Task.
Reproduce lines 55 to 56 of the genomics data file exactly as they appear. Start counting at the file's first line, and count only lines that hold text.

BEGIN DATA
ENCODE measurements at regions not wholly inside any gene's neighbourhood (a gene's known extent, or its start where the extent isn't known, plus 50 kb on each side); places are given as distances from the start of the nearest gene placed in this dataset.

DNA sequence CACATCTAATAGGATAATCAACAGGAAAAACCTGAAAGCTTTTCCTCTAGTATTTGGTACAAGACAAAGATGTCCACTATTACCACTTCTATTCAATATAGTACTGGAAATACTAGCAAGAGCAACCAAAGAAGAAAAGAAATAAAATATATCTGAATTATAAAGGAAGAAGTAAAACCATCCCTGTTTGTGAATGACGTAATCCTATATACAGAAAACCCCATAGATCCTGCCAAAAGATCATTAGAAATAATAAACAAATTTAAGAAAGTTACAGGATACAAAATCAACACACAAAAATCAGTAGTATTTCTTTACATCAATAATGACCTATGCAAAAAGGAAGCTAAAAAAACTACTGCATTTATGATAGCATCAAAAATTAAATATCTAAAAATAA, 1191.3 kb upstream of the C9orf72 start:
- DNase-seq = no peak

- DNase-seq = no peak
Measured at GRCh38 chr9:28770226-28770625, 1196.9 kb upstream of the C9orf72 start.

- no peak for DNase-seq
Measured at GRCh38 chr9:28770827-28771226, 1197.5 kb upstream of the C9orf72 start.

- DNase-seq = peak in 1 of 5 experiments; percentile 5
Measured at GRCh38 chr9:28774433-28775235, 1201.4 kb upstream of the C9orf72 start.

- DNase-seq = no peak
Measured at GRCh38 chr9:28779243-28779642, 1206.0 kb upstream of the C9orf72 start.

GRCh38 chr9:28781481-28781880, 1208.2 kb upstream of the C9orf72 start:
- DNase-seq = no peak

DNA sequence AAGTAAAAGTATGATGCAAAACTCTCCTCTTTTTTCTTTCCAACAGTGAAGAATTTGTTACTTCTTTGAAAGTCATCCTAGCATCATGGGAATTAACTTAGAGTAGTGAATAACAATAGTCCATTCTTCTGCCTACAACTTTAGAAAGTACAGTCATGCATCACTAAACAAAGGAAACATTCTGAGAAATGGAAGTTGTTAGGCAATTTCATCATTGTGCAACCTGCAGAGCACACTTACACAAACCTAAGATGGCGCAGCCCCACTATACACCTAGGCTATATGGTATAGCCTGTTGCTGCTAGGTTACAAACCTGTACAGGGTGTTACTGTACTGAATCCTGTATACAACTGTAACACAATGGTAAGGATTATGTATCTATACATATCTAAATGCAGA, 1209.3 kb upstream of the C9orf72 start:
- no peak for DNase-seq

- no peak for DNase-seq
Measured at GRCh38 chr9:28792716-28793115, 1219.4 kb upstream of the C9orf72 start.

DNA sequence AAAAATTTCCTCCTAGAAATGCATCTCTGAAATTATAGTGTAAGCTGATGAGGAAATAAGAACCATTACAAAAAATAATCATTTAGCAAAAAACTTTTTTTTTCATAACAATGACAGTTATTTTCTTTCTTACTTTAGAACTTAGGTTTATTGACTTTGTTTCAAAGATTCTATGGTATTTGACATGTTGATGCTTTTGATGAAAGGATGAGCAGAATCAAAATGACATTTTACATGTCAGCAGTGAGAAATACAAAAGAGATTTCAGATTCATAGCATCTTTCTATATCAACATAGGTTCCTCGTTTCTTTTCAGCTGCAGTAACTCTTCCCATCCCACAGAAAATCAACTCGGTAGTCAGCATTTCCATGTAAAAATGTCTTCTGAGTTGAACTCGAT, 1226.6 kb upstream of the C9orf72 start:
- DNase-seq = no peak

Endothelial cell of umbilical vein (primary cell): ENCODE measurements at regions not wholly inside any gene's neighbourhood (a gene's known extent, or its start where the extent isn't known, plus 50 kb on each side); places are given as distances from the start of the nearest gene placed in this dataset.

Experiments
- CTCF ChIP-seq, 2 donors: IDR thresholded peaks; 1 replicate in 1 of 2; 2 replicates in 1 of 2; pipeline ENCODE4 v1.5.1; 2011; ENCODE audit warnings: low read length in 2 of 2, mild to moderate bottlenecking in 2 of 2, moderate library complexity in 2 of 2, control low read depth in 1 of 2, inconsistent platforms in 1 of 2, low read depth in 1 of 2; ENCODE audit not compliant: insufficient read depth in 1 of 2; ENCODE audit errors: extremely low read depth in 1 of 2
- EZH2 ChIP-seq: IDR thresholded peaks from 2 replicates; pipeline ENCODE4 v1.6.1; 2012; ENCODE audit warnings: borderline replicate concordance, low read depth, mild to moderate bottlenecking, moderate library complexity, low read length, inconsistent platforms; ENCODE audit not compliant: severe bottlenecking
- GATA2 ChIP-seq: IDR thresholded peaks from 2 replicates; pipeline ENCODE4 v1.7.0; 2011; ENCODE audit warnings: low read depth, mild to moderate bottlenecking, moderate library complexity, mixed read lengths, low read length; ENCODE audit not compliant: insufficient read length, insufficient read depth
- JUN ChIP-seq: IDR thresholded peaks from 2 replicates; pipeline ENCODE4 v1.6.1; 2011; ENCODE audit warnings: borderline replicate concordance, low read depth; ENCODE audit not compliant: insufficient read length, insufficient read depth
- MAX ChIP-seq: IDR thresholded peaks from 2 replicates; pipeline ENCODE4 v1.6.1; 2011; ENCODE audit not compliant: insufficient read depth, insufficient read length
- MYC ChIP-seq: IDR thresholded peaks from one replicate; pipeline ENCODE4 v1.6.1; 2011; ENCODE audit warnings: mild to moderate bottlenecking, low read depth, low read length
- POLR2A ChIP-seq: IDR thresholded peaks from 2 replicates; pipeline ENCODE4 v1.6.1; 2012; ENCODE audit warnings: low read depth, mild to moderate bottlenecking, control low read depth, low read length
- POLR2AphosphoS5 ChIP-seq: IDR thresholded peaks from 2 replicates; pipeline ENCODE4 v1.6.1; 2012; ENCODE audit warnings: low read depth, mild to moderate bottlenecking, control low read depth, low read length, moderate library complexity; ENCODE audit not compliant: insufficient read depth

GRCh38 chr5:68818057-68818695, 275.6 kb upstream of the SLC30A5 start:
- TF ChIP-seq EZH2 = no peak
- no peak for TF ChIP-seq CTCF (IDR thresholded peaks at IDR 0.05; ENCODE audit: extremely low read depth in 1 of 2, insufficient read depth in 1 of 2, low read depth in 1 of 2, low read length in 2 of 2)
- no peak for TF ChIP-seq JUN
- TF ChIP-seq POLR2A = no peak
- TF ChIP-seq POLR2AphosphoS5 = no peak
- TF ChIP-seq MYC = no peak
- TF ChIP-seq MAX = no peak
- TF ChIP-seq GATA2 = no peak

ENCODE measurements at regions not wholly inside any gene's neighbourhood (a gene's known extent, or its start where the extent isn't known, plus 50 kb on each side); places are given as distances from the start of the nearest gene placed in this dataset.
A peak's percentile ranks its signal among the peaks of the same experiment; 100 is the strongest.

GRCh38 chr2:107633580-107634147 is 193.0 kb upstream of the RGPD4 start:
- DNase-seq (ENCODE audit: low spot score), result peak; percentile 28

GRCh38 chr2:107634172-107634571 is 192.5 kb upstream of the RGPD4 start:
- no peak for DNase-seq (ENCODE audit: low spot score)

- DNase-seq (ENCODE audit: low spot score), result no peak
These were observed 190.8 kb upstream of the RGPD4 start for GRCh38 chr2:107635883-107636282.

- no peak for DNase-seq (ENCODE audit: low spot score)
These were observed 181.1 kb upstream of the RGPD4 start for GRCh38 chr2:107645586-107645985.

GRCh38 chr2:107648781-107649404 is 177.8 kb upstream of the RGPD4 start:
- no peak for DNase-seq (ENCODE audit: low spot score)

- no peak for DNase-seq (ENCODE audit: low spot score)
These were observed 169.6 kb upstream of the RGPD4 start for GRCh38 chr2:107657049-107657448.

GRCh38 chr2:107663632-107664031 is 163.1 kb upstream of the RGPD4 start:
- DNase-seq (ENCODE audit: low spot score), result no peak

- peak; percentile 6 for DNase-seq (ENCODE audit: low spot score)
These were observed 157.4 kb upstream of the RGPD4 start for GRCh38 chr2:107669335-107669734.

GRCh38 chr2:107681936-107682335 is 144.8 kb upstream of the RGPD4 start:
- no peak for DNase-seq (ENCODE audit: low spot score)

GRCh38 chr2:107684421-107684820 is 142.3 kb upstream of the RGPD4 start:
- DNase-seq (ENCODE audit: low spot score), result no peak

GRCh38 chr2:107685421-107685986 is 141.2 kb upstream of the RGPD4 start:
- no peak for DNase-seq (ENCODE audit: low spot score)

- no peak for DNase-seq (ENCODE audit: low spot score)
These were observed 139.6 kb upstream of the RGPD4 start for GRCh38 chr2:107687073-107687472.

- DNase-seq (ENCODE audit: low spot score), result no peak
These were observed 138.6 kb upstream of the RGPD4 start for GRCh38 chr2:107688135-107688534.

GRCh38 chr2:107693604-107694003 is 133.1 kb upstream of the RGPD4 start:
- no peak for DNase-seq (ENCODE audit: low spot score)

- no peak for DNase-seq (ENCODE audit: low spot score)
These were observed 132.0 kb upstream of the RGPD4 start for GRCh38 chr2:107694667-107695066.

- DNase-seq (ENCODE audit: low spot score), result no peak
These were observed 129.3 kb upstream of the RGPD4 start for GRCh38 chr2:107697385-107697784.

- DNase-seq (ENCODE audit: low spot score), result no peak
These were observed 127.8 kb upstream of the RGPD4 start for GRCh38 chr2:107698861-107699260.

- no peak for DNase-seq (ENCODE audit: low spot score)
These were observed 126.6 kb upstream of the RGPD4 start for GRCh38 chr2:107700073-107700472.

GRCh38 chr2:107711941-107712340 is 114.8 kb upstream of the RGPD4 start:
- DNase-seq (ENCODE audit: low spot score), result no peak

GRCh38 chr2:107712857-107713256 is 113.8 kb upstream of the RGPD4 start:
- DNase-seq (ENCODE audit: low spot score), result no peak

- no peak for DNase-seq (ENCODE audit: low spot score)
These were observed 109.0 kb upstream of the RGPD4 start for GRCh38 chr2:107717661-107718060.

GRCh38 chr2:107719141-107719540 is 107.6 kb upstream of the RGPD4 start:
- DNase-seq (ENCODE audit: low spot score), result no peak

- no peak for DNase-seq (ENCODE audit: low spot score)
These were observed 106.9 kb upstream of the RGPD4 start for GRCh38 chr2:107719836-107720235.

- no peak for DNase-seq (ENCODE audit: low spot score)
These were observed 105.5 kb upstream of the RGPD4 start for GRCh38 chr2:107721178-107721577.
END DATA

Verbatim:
- peak; percentile 6 for DNase-seq (ENCODE audit: low spot score)
These were observed 157.4 kb upstream of the RGPD4 start for GRCh38 chr2:107669335-107669734.